I strongly recommend visiting all of these professors in their office hours, because even the best lecturer or the most involving speaker will be unable to communicate fully all of the material they want to without detailed, and preferably one on one, conversations with the audience members.

Above, please find all my (digitized, but hand-written) notes from the substantive classes of my first year of law school. I hope they won’t be terribly difficult to read, but inevitably, my hand-writing will be an obstacle for some people.

How to Work a Room Notes

As you may know, it is sometimes imperative (or at the least, valuable!) to network as a lawyer. For that reason, I recently read up on best practices when networking.

Below are the most useful tips I garnered from reading Susan Roane’s book, How to Work a Room, in both video and text forms:


  • Consider bringing a buddy.
  • Arriving on time minimizes stress from being in a crowd.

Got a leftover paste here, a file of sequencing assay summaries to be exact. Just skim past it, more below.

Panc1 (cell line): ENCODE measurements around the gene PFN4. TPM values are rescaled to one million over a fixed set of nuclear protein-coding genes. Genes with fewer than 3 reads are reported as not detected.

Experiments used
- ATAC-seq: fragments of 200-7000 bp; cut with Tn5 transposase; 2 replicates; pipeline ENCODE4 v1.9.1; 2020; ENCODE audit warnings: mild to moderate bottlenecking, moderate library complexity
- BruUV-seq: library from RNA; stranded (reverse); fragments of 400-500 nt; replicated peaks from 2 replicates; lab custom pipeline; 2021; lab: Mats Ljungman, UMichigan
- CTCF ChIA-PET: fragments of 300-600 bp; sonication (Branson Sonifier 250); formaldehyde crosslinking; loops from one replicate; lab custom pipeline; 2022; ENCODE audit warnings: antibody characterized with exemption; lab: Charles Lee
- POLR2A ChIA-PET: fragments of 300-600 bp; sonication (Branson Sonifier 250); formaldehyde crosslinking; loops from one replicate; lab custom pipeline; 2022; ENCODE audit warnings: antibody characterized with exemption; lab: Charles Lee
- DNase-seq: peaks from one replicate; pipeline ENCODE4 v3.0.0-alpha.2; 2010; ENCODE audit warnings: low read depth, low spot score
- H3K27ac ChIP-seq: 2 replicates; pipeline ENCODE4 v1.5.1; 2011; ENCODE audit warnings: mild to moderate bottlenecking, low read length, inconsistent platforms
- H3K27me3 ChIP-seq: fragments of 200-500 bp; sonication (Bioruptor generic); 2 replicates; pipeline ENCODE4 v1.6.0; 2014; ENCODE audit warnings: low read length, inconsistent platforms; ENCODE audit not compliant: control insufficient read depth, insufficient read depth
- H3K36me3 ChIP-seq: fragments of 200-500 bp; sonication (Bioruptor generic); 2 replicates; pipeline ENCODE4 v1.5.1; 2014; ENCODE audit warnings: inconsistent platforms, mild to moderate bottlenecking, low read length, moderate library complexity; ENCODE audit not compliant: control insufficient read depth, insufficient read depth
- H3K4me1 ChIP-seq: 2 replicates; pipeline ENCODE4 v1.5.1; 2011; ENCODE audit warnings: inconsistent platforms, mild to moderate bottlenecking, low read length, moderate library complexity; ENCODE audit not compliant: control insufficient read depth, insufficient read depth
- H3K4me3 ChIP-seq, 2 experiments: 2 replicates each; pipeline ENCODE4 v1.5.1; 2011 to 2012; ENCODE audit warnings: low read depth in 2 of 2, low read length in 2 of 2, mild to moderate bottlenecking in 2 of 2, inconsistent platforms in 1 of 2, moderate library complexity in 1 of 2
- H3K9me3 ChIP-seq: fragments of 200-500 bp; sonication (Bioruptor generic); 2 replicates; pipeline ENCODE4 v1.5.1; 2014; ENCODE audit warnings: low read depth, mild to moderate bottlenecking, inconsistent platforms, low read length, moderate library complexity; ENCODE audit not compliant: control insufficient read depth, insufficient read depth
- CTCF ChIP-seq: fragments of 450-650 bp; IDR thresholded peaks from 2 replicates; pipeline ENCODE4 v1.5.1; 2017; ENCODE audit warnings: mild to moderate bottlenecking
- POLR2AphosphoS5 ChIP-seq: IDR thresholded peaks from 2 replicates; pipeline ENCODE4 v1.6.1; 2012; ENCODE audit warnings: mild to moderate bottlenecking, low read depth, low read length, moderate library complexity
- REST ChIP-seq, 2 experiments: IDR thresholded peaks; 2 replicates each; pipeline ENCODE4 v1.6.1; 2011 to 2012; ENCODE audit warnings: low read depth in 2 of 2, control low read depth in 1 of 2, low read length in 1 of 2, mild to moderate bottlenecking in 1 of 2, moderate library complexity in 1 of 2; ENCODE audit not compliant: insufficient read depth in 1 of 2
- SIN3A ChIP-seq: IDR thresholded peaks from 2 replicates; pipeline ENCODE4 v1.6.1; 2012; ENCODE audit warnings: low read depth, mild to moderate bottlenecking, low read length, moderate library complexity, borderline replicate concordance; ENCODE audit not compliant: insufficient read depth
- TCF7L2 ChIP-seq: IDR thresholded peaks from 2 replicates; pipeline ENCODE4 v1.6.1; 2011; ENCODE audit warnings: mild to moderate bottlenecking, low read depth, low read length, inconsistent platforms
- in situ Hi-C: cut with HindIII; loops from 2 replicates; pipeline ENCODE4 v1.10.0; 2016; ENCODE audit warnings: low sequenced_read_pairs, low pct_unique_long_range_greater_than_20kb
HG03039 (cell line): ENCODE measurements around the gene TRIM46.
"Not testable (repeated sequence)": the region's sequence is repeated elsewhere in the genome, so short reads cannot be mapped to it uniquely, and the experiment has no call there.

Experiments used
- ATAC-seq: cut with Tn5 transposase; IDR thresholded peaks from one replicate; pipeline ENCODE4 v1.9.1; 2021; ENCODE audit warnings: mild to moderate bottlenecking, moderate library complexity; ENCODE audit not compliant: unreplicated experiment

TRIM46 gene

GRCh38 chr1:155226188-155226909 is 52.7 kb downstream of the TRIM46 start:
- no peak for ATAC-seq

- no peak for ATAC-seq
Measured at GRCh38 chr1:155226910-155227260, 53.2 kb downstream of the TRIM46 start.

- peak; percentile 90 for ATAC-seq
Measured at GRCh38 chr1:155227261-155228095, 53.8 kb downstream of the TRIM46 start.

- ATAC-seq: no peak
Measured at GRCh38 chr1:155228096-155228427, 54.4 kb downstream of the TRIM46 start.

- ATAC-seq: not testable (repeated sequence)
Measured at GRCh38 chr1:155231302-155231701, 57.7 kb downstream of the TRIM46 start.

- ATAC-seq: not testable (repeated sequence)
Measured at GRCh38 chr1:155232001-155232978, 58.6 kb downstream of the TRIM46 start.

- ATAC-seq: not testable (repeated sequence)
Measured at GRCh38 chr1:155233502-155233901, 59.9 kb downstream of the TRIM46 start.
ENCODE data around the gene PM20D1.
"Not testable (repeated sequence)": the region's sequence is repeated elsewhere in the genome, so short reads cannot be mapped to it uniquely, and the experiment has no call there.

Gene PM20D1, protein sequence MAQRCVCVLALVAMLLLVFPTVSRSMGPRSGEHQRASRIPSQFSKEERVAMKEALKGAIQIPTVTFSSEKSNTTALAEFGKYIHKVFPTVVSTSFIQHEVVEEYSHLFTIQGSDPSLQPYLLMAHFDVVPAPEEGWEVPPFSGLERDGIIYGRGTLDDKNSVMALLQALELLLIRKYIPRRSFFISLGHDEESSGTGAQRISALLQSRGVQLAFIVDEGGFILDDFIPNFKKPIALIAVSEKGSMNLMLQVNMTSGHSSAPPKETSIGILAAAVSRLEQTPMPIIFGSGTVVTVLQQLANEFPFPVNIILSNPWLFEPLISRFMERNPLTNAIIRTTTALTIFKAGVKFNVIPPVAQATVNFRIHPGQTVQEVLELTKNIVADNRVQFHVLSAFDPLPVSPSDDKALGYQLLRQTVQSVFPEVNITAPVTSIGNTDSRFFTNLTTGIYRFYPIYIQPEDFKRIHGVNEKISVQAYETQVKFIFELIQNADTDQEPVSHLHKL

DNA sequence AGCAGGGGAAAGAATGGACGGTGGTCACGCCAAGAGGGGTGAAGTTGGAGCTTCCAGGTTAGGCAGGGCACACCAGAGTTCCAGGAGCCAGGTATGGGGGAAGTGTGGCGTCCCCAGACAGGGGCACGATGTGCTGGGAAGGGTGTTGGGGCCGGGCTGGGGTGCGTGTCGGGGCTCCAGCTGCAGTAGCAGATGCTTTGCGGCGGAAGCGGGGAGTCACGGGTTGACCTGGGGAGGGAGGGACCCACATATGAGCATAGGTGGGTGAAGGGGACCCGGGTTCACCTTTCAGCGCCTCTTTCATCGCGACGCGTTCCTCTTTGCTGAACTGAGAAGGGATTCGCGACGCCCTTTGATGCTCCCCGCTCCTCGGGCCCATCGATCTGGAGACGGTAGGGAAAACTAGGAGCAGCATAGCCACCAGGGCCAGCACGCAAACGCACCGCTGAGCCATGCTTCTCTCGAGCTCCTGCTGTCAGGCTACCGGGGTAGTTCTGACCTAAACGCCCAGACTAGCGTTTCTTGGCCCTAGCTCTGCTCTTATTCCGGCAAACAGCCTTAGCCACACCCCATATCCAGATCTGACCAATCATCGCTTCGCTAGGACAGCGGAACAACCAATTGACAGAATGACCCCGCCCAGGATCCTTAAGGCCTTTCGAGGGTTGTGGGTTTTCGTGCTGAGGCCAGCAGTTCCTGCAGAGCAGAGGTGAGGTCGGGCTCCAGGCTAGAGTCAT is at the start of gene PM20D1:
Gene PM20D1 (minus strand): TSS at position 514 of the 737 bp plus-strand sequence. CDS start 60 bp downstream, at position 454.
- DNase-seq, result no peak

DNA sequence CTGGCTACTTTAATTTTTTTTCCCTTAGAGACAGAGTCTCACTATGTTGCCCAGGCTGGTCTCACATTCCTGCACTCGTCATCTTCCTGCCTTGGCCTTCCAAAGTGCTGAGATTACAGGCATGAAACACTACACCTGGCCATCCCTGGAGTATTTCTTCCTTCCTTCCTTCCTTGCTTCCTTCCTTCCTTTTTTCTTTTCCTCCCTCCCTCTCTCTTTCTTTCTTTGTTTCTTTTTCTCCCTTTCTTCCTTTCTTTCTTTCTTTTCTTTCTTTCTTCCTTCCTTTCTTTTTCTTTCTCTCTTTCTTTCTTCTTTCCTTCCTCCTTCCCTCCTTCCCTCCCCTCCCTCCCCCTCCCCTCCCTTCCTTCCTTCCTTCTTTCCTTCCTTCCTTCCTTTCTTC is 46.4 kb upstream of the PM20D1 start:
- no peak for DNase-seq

• It’s rude not to respond to an RSVP request.
  • Plan both event activity and follow up.
  • Always bring cards.
  • Read professional journals for conversation topics.
  • Use other people’s stories, and prepare jokes. Don’t complain about things.

During the Event

  • A good self-introduction lasts 7-9 seconds, begins with your name, and establishes what you have in common with other people at an event.
  • Look for people standing alone.
  • Try to behave as a host (meeting people, starting conversations, introducing others, and making sure people’s needs are met) rather than a guest.
  • Try to have a little banter ready.
  • Ask relevant questions, but not too many.
  • Ask groups if they don’t mind if you join them. No one ever says no to this, but don’t do it if people’s backs are to the room.
  • Excuse yourself by saying “Nice to meet you,” followed by a summary of the conversation.
  • Thank the actual host before leaving.

After the Event